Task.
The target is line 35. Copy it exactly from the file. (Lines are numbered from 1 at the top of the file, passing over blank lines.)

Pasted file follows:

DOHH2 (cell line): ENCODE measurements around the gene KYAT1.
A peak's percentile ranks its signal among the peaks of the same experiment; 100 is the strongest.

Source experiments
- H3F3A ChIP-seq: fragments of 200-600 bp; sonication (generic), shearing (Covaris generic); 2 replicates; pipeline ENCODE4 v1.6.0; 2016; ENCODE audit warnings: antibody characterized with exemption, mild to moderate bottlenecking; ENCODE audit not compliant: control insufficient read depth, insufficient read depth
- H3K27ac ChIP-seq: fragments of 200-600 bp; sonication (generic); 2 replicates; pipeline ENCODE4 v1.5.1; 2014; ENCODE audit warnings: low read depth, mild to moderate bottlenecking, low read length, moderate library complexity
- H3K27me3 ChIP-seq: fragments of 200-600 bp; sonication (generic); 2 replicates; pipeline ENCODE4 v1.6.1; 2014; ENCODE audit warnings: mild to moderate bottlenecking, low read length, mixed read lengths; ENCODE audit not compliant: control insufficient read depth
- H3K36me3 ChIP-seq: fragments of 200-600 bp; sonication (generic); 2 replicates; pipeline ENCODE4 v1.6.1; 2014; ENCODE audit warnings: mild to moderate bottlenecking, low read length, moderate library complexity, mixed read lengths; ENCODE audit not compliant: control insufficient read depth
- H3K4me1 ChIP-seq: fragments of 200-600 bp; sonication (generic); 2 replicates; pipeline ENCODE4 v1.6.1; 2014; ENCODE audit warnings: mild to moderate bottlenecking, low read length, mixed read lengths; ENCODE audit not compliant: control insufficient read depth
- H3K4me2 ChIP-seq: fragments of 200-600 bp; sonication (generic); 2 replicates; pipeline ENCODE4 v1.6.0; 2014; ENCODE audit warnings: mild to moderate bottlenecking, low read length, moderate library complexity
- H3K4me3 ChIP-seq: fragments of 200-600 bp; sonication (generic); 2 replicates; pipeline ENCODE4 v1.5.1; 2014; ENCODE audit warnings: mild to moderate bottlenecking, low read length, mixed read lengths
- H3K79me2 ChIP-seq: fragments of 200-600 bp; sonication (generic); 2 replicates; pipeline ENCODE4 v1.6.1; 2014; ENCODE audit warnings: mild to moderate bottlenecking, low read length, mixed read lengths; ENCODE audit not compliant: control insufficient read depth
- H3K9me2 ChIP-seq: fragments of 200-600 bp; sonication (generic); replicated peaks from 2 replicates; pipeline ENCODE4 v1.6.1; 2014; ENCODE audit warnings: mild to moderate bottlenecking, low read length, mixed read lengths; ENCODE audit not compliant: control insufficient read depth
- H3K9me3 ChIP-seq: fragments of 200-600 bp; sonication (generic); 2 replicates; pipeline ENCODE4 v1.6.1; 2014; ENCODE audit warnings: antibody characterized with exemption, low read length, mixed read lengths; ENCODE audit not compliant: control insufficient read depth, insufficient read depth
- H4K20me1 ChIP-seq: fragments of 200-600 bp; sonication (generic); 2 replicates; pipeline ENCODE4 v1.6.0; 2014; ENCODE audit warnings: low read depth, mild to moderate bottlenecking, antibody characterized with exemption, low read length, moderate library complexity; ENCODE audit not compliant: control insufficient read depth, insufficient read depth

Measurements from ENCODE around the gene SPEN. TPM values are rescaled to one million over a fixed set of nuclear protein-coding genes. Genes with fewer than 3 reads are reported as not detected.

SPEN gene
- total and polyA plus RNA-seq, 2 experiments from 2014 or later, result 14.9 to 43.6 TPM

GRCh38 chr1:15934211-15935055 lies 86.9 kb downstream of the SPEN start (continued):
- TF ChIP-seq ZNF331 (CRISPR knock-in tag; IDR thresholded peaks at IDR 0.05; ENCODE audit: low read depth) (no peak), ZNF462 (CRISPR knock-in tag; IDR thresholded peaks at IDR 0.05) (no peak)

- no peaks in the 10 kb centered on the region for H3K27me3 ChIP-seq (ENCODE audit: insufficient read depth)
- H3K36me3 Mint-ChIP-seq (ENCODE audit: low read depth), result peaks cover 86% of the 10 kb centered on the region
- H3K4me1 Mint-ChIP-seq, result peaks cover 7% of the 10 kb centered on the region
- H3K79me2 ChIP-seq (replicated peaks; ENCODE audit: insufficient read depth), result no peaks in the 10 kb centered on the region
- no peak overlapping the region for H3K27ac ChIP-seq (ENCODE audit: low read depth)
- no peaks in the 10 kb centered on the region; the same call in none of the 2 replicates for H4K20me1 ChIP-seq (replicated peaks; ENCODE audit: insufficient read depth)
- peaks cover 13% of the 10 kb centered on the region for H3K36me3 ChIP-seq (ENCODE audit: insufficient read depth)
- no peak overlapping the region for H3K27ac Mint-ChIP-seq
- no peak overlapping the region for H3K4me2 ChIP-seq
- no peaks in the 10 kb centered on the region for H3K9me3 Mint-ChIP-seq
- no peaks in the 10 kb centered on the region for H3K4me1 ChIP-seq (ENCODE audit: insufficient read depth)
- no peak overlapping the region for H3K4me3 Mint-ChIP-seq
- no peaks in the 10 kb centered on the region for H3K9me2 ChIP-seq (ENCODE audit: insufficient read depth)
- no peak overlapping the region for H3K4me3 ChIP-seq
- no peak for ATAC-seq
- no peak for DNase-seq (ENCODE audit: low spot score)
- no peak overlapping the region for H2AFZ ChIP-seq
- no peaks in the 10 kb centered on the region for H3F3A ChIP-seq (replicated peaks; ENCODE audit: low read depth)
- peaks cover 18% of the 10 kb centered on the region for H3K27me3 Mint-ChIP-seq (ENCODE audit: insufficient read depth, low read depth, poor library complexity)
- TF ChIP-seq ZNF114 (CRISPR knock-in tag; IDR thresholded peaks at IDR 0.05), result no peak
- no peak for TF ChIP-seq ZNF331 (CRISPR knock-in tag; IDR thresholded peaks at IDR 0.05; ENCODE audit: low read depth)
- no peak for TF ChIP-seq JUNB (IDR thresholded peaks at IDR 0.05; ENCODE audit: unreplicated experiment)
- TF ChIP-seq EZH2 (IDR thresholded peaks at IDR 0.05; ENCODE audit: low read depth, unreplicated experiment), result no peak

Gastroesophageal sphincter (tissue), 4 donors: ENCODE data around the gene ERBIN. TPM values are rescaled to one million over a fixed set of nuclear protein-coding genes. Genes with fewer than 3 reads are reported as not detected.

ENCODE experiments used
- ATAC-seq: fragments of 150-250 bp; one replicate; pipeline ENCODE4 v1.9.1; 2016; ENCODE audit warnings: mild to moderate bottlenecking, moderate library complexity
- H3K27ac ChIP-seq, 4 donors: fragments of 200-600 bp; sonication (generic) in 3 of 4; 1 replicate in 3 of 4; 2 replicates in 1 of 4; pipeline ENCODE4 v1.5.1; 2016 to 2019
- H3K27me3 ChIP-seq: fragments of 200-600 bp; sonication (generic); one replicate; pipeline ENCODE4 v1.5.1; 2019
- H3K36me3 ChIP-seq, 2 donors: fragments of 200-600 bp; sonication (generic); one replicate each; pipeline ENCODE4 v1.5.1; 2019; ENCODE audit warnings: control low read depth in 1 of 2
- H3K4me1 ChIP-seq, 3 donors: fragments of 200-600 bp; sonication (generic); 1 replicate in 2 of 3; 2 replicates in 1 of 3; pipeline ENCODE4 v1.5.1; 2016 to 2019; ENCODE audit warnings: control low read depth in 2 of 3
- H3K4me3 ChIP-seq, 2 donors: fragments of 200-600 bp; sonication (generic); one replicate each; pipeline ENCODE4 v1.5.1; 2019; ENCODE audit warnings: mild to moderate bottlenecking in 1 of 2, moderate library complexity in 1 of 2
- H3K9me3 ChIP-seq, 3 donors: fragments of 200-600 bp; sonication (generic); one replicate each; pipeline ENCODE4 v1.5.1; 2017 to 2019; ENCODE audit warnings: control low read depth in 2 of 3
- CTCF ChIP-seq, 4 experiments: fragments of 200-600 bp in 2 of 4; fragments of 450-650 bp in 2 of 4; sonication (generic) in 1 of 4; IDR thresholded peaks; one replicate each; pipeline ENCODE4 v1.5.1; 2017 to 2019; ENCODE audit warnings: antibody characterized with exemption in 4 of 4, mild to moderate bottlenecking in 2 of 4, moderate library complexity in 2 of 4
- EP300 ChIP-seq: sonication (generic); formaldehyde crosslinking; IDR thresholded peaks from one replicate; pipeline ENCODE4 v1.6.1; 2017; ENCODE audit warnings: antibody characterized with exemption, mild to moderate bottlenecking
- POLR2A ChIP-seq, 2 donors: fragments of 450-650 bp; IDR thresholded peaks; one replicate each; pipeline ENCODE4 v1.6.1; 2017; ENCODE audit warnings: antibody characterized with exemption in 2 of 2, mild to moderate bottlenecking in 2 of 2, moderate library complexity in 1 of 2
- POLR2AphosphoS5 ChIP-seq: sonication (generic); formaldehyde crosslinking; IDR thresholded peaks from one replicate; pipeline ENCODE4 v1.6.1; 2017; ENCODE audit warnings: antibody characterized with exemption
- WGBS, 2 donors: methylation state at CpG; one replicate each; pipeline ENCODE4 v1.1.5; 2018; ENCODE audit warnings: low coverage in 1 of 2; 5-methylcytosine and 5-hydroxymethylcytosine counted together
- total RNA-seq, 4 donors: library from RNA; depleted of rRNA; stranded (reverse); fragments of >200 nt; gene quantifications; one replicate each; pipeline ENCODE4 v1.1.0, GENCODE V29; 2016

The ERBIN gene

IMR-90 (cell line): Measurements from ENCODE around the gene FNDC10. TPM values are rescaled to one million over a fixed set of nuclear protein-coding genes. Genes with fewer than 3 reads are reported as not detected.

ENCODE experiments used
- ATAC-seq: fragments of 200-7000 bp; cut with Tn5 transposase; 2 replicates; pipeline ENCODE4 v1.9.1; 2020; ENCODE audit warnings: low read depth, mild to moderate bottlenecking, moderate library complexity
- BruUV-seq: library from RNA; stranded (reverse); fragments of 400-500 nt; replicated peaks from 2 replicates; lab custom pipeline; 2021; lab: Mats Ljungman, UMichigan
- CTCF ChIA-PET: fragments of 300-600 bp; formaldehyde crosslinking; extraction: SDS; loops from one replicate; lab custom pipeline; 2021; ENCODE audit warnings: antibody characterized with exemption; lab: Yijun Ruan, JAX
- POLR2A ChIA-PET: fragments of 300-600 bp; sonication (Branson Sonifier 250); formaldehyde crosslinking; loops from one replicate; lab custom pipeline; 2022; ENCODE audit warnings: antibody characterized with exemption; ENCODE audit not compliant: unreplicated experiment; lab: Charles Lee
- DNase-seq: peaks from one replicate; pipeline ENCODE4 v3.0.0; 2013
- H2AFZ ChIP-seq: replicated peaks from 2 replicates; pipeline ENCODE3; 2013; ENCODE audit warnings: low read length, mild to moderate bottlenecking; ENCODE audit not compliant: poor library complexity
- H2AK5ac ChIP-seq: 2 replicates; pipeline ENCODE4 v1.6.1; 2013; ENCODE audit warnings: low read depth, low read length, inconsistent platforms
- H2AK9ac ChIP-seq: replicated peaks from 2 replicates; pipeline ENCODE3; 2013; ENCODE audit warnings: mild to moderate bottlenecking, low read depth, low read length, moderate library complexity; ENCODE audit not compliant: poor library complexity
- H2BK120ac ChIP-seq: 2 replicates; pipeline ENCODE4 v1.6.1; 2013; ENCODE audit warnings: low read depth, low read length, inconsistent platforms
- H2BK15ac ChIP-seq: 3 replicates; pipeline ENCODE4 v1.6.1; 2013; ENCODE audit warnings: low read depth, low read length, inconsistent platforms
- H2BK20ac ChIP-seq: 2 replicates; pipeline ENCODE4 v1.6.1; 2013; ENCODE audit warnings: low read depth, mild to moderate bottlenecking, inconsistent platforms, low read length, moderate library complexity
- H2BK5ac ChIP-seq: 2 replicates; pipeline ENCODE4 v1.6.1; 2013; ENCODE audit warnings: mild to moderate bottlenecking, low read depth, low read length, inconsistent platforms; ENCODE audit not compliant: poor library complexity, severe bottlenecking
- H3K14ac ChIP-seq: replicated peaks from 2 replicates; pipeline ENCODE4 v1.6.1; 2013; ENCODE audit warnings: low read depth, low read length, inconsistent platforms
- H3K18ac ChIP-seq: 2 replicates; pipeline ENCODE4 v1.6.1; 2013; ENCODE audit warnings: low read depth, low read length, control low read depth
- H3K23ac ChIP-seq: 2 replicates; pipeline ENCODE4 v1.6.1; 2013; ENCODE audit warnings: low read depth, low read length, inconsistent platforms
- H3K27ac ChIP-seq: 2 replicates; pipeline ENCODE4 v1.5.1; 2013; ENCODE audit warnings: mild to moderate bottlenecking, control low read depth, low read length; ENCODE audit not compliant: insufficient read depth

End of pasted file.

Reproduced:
- no peak for DNase-seq (ENCODE audit: low spot score)